BEIJING — China on Monday accused the United States of increasing protectionism and said American calls to let the yuan rise were "unfair", as US President Barack Obama visited the Asian giant.
The comments from a Chinese commerce ministry spokesman earned a quick rebuttal from senior US officials speaking in Beijing, who said a trade war was in neither country's best interests.
"We used to see that the United States was an innovation-driven US. But what we are seeing now is an increasingly protective US," commerce ministry spokesman Yao Jian told reporters at a regular monthly briefing.
"It is necessary to create for enterprises a stable and predictable environment, including (stable) economic and foreign exchange policies, to help the global economy grow steadily and China's exports recover," he said.
Yao added that the United States had "continued" to let the dollar drop "to improve its competitiveness" while pressing for the yuan's appreciation.
"It is detrimental to the global recovery and is unfair for (the US) to require other (currencies) to rise while allowing the dollar to keep slumping," Yao told reporters.
But US Commerce Secretary Gary Locke said Washington was not at fault.
"The United States is not engaged in increased protectionism," Locke told a luncheon in Beijing.
"President Obama has indicated many times that we can not engage in protectionism -- protectionism invites retaliation which then results in a trade war ... and in a trade war everyone loses."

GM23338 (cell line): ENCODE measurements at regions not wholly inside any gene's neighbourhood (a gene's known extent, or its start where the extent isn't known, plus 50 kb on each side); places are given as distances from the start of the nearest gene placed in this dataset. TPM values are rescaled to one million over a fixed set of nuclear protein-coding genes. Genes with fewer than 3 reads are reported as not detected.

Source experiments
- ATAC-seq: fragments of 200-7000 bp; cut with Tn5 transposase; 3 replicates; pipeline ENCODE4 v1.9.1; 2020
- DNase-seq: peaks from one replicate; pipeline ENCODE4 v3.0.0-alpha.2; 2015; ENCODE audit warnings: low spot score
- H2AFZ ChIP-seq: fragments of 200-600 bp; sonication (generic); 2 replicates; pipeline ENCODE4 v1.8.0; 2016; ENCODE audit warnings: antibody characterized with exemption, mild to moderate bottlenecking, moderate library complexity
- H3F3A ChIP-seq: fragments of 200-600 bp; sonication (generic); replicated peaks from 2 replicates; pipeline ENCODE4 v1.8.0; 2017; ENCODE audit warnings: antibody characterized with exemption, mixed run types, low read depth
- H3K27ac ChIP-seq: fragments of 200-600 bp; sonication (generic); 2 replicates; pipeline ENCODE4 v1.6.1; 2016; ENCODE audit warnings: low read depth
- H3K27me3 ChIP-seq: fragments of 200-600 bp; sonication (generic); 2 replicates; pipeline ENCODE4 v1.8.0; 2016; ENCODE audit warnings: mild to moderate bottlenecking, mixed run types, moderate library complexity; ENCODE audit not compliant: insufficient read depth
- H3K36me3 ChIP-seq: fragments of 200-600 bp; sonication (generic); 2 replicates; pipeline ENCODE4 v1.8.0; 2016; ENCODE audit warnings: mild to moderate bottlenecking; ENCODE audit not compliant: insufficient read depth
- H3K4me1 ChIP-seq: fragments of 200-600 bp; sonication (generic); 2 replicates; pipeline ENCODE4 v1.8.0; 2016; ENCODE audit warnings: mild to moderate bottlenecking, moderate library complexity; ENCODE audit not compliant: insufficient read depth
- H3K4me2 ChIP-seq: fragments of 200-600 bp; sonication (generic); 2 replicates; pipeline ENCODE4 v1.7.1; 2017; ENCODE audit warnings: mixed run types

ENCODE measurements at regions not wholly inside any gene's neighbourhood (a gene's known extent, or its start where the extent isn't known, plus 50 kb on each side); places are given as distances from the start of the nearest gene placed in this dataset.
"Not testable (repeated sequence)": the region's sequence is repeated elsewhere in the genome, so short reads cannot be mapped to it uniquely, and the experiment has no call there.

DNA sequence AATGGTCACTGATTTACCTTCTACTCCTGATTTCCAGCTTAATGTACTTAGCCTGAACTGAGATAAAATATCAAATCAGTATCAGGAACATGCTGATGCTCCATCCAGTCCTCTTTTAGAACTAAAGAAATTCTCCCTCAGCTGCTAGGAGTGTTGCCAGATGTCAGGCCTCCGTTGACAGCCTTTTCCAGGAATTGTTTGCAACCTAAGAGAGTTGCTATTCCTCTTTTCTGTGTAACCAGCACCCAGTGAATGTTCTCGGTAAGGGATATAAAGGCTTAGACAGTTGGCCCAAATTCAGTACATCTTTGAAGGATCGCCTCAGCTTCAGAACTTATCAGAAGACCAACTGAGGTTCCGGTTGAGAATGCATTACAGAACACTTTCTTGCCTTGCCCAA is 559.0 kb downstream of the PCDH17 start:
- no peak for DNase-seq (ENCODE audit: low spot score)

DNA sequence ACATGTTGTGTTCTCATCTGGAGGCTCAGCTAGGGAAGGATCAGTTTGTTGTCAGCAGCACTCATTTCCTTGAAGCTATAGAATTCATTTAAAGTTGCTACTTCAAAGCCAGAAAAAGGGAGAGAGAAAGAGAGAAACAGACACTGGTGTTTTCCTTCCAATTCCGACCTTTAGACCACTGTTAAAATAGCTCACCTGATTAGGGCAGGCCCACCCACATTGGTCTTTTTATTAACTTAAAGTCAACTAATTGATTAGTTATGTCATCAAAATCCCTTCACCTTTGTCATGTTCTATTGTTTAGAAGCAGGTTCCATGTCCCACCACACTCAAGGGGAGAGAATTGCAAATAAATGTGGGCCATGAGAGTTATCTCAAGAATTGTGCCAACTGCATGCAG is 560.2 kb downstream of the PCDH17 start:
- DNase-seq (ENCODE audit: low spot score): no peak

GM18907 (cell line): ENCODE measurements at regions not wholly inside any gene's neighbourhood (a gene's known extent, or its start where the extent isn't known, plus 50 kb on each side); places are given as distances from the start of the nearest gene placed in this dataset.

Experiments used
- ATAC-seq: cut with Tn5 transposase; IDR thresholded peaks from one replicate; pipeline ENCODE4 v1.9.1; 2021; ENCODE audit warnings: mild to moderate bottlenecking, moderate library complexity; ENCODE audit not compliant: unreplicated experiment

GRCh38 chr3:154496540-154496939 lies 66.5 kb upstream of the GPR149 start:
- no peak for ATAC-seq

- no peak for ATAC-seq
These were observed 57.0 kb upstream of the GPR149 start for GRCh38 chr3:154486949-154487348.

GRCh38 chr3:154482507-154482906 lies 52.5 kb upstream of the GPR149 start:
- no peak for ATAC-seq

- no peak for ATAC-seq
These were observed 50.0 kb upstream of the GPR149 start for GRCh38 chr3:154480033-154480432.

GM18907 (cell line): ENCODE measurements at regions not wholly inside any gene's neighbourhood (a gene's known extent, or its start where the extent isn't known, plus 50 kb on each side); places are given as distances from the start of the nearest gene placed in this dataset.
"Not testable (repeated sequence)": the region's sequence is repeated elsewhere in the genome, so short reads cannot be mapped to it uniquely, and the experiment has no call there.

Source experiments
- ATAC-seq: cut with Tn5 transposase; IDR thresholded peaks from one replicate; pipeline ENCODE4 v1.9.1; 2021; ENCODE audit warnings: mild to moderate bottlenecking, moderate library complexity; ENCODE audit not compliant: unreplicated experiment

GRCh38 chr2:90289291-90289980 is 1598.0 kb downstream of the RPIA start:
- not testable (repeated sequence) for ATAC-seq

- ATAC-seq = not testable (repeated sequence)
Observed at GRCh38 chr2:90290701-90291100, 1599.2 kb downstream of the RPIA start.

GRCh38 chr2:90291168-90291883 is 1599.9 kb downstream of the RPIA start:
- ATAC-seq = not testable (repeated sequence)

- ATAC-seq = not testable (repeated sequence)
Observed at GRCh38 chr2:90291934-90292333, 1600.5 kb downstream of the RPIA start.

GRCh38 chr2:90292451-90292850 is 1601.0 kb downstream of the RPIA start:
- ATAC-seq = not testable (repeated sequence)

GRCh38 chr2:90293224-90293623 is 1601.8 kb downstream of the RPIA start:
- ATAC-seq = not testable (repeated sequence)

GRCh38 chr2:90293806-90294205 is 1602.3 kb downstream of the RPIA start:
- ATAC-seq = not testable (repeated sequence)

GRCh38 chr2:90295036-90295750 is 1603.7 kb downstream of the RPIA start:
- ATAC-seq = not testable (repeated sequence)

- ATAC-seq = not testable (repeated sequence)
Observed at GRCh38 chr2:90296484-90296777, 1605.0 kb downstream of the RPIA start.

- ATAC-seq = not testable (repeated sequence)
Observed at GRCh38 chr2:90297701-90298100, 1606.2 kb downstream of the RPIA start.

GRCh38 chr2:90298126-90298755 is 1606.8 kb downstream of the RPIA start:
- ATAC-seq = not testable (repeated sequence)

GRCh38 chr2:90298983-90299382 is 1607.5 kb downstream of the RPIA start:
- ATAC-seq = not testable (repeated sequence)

Washington has angered China in recent months by imposing tariffs on Chinese tyres and preliminary duties on some steel products -- moves which Beijing has repeatedly slammed as protectionist and as impeding the global recovery.
But Locke said the recent action against Chinese tyres was "part of the natural order of business" and was not a sign of protectionism.
"China initiates dumping cases against many US companies just as the United States initiates dumping cases against companies from Europe," Locke said.
Yao had earlier lashed out at Washington's restrictions on high-tech exports to China, attributing the yawning US trade deficit with the world's number three economy to its own "faulty" policy.
"The United States should seriously review its exports control policy, not create various trade barriers to protect domestic industry," he said.
"The United States and other Western countries were active advocates for free trade... but we now suddenly find a protective US."
Commerce Minister Chen Deming was to meet Locke on Monday to discuss, among other things, US export controls against China and the protection of intellectual property rights, Yao said.
Obama arrived in Shanghai late Sunday for a three-day mission aimed at convincing Beijing that Washington is its partner, not its rival.
He is expected to raise trade tensions with his counterpart Hu Jintao and also urge China to reconsider the value of the yuan, which has been effectively pegged to the dollar since July 2008 and is deemed by Washington as being kept artificially low to boost Chinese exports.
Obama arrived in Beijing late Monday.
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